Metabolic Syndrome – Will It Influence the Risk of Diabetes?

By ADW|2017-05-15T11:54:54-04:00Updated: May 4th, 2012|Diabetes Management|0 Comments

Metabolic syndrome may lead to a variety of health problems including diabetes. Improper diet, lifestyle habits and other risk factors may cause metabolic syndrome. Get the facts to avoid this health condition that can influence diabetes.

  • One in four people in the United States have metabolic syndrome. Metabolic syndrome can cause insulin resistance; your body cannot effectively use insulin, so blood sugar and fat levels rise.
  • Some people with metabolic syndrome carry extra weight around their belly and upper body, which is called central obesity. Others carry weight around and in the organs which is called visceral obesity. An “apple-shaped” body is a sign of metabolic syndrome. A BMI over 30 is considered obese. Genetic predisposition, aging, hormone changes, sedentary lifestyle or a lack of exercise can put you at risk of developing metabolic syndrome. Two problems associated with this condition are excess blood clotting and low levels of chronic inflammation in your body.
  • Always keep blood pressure testing supplies and blood sugar testing supplies on hand to know your numbers. Blood pressure above 130/80 puts you at increased risk if you have diabetes. A fasting blood sugar over 100 is a risk factor for pre- diabetes and heart problems. Health risks increase for women with a waist circumference above 35 inches and men with a waist circumference above 40 inches. HDL test results for good cholesterol should be over 50 for women and over 40 for men. Lower results may indicate metabolic syndrome. LDL test results for bad cholesterol should be under 100 or even tighter under 70 if you have a pre-existing history of heart disease and diabetes. Triglycerides should be below 150. High triglycerides also can indicate metabolic syndrome.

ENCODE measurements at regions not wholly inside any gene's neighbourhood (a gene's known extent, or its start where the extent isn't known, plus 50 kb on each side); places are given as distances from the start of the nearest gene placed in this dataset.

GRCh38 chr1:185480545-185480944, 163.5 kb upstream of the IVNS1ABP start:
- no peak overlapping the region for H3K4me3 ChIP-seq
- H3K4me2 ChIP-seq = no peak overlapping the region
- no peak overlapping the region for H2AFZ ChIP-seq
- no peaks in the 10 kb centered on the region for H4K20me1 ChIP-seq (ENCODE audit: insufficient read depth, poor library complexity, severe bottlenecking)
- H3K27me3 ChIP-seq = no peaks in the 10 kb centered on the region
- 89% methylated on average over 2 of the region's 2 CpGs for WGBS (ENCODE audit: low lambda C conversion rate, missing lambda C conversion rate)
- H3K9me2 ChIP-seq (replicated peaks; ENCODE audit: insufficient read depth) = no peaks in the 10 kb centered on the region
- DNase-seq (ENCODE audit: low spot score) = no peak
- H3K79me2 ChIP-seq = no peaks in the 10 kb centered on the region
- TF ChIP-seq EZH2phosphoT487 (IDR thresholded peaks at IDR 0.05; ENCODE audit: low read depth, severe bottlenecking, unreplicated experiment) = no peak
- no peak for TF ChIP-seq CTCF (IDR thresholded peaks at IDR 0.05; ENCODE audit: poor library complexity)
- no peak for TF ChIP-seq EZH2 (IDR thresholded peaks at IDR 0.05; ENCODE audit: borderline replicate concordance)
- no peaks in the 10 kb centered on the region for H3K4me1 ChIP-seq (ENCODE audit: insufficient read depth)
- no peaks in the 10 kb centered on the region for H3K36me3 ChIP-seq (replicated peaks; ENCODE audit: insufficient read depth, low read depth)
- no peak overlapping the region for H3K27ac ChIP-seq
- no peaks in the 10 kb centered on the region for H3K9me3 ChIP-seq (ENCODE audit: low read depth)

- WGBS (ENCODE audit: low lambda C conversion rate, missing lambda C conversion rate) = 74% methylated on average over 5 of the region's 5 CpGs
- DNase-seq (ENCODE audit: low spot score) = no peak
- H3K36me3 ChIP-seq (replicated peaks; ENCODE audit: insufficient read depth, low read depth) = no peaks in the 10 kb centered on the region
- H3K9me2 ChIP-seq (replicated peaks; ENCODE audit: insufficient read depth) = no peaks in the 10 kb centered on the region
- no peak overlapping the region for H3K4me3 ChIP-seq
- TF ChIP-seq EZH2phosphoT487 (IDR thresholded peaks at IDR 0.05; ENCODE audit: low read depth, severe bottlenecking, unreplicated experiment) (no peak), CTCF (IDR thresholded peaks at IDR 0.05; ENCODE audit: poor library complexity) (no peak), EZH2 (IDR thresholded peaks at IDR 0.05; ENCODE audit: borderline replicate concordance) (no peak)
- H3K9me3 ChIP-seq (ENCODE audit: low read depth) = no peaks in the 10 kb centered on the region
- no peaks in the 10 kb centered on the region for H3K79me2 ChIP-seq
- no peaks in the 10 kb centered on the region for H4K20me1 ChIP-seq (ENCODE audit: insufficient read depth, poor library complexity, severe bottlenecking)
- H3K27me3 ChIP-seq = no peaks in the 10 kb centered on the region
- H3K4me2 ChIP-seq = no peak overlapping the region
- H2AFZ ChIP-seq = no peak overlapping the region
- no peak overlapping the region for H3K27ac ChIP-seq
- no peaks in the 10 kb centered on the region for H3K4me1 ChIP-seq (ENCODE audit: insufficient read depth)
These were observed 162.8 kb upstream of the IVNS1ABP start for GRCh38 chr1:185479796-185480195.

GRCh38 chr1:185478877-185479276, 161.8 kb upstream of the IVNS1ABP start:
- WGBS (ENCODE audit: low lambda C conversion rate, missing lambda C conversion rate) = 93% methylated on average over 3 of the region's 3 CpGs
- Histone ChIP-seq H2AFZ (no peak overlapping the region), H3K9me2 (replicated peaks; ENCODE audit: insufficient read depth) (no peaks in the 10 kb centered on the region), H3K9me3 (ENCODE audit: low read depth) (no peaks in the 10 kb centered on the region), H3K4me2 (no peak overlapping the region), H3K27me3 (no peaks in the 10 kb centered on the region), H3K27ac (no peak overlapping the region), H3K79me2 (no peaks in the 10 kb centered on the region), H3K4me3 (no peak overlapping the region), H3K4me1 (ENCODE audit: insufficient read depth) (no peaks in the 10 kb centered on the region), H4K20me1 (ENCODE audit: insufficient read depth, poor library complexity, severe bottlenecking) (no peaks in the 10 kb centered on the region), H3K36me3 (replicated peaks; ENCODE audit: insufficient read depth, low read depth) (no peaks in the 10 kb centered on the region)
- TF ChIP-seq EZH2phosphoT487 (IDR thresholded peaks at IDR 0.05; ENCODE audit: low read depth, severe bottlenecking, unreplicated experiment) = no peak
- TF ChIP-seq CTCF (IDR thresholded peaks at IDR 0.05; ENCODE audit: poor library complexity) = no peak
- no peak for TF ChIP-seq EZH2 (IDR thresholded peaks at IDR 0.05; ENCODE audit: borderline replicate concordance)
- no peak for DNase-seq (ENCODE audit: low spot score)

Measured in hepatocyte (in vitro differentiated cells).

• Treatment of metabolic syndrome includes reducing your blood pressure, fasting blood sugar and LDL cholesterol as well as reducing belly fat. The goal is to prevent diabetes or keep it away as long as possible. Your health care professional may recommend medication or lifestyle changes such as losing weight and adding aerobic exercise. Losing between 7% and 10% of your current weight is extremely helpful. Working out for up to 30 minutes each day- 5 to 7 days a week- to get 150 minutes of weekly exercise. Smokers should quit the habit immediately. Many doctors may also recommend low dose aspirin therapy of 81mg daily.
  • If left untreated, metabolic syndrome can lead to a myriad of health problems including diabetes, heart disease, stroke, heart attack, fatty liver or kidney disease.
  • Eat a diet that is low in fat and high in fiber. Include a variety of vegetables, fruits and whole-grain products. Try to have fish, especially oily fish like salmon, at least twice a week. Plenty of plant foods lower cholesterol help you lose weight and may ward off metabolic syndrome and possible diabetes.

Proper diet, exercise and lifestyle changes can eliminate the symptoms of metabolic syndrome. Have tests done regularly to monitor your blood pressure, blood sugar and cholesterol levels so you stay on track.

About the Author: ADW

ADW Diabetes is a diabetic supply mail order company that is dedicated to keeping diabetes management affordable. ADW takes a leading role in offering free diabetic education through Destination Diabetes, an informational component of the ADW website featuring tips and advice from diabetes and nutrition experts, diabetic recipes and more.

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